This changes drastically in the prone position. Since there is some concealment available and the prone is always a good position in itself to take cover, you can barely see anything.
At this distance Badlands performs just as good as Camogrom. In the standing position the silhouette is visible, but the colors and elements of Badlands blend in with the vegetation nearby. The macro pattern is also visible, breaking up the shape. The contrast could be higher nevertheless for more effect.
In the kneeling position the performance increases for already mentioned reasons. The colours and the midi and macro elements blend in with the surroundings.
The prone is just as good as with Camogrom – no further explanation needed.
Also this time, Highlander profits from its very bright base color. In the standing position it blends in the best with the white backdrop. At the same time the very organic looking macro elements break up the silhouette quite effectively. From the three compared camouflage patterns this one performs the best in this revealing situation.
The same can be said in the kneeling position: colours and macro elements blend in very well, making the human shape disappear. Although identification is still possible, the time to do so is drastically increased.
The prone position is the same as with the others. Concealment and camouflage pattern work hand in hand.
Coming to a conclusion it is obvious why there are so many people using semi-arid or transitional patterns for autumn and winter camouflage, although it is not the primary setting for the patterns.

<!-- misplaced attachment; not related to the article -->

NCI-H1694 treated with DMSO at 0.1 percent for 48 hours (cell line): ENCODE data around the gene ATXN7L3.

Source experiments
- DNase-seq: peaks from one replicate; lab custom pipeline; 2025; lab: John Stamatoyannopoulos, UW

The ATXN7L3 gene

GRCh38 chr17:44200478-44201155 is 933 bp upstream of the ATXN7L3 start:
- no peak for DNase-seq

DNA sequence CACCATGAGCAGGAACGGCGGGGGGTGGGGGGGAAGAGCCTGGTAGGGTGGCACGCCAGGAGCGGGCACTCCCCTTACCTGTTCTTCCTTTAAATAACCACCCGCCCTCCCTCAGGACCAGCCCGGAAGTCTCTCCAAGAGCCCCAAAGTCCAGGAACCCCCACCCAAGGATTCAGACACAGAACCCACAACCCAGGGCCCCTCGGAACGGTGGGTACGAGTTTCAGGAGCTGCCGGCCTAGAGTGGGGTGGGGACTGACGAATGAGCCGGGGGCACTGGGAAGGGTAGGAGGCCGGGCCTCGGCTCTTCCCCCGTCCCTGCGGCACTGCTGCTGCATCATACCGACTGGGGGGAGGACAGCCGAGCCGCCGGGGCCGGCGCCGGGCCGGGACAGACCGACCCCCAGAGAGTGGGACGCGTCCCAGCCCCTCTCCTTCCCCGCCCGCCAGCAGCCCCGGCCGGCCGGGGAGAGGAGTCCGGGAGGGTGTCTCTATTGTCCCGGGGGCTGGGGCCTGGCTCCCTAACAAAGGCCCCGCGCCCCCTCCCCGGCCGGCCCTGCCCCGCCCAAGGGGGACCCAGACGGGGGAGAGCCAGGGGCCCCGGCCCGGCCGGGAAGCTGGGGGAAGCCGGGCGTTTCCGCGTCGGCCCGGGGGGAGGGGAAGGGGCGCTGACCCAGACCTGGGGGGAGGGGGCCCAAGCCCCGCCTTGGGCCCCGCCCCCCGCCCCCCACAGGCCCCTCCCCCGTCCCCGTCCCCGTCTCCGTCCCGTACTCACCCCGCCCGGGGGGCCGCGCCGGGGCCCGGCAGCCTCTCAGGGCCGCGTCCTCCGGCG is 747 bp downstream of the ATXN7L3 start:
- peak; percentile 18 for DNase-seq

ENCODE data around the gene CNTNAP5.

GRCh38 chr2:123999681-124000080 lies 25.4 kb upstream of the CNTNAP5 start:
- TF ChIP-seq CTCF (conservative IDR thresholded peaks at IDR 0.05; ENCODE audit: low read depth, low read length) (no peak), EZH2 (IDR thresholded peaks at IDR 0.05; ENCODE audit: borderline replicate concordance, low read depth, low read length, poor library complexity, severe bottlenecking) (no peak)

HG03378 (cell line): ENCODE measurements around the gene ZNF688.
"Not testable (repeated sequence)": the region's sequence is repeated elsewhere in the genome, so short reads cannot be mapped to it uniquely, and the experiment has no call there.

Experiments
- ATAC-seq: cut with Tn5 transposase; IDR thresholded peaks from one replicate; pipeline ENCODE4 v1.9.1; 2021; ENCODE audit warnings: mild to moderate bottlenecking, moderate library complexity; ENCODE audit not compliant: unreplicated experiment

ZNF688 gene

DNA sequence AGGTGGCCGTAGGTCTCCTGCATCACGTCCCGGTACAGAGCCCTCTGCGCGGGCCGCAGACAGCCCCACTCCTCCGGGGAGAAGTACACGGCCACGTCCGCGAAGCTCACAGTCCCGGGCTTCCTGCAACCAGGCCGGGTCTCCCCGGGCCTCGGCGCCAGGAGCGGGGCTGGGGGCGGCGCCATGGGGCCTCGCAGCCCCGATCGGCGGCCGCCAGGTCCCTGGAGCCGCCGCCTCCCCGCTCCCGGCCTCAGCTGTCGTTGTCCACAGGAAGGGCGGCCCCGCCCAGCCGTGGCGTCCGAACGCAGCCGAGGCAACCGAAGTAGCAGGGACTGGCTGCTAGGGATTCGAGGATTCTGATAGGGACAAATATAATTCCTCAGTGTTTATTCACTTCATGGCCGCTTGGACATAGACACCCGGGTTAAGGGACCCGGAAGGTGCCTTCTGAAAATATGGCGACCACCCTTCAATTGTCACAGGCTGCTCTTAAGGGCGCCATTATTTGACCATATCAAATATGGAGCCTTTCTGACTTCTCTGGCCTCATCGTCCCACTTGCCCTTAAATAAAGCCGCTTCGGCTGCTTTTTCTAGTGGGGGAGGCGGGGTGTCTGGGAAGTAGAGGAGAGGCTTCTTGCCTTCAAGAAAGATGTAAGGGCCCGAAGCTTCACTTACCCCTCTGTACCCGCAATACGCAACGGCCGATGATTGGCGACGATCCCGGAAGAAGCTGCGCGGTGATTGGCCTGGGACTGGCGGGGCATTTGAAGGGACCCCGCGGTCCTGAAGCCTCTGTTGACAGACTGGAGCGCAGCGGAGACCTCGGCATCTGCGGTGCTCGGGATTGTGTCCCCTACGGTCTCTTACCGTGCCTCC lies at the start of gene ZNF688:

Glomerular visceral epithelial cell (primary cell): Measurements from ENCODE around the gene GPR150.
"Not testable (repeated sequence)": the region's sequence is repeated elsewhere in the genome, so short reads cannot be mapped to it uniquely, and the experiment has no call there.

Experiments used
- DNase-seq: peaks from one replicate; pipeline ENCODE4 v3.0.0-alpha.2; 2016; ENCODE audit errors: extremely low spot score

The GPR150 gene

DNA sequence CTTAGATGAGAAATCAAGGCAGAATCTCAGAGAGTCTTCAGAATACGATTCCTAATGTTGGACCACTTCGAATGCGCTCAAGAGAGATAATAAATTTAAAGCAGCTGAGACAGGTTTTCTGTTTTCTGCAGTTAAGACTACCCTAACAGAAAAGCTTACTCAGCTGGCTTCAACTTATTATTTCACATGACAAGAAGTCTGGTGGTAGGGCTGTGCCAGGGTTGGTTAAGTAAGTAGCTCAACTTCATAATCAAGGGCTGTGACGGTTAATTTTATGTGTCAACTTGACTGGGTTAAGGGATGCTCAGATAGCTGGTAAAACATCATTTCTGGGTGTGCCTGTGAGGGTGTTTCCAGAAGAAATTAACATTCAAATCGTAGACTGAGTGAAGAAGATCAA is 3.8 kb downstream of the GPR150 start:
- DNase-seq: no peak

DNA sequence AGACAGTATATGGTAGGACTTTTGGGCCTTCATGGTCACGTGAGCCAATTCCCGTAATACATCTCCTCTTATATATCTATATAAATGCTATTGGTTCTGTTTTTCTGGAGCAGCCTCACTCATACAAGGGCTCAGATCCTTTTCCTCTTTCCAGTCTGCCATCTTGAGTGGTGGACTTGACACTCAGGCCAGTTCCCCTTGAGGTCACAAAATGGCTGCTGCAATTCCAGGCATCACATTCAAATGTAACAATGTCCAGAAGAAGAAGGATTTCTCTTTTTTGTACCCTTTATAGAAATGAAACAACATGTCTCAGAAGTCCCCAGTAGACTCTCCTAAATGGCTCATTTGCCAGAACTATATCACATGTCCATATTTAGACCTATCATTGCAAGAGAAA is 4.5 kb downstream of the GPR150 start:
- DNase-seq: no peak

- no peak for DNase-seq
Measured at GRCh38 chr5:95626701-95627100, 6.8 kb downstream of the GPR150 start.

The brown dominant colours blend in quite well with the dead vegetation during winter, with the available green elements of the patterns still giving enough added value for the evergreen vegetation.
Multicam – or in this case Camogrom proved once again its versatility to blend in in almost every environment to a certain extent. Although not ideal in Spring and Summer, Multicam/Camogrom is quite usable in Autumn/Winter for its color combination and midi elements.
PenCott Badlands is just as much usable, although the base colour is different from what you would find in a winter forest – here you can see the intended operational use in semi-arid bushland. The darker brown macro elements break up the human shape however. In comparison with previous tests I would however prefer Greenzone over Badlands, if I would have to choose between PenCott patterns, since GZ offers more distinct midi and macro elements and also more greens which are still needed in Winter, if you are not in a plain white field.
Kryptek Highlander proved to be a pleasant surprise in this test. Usually the Kryptek patterns performed not as good in my tests as other patterns, because of lacking contrast, color and print quality. In this case Highlander blended in very good with the Winter environment, because of its bright base color and the dark brown, organic looking shape of the macro elements.
With that being said I hope I could give you another useful comparison. At this point thanks to Helikon-Tex who sent me the uniforms a long time ago – it seems this is a gift that keeps on giving.
Thank you for reading! Take care!
Since I started to give you additional material in previous comparisons, I want to share some here as well. Recently I came across an original Austrian Armed Forces Zeltbahn in a very good condition. As some camo aficionados will know, this was issued in a heavy double sided cloth. On one side you have Erbsentarn aka the pea dot pattern, and on the other side you have Steintarn, which is a Sumpftarn variant, designed for the alpine regions. Here are some pics at the two locations to give you some idea about this amazing old school camouflage patterns.
You can clearly see why these patterns were chosen. The Erbsentarn is perfect for the coniferous forest and the Steintarn is not only very good in Winter, but also works very well in alpine environments. But enough said – just enjoy!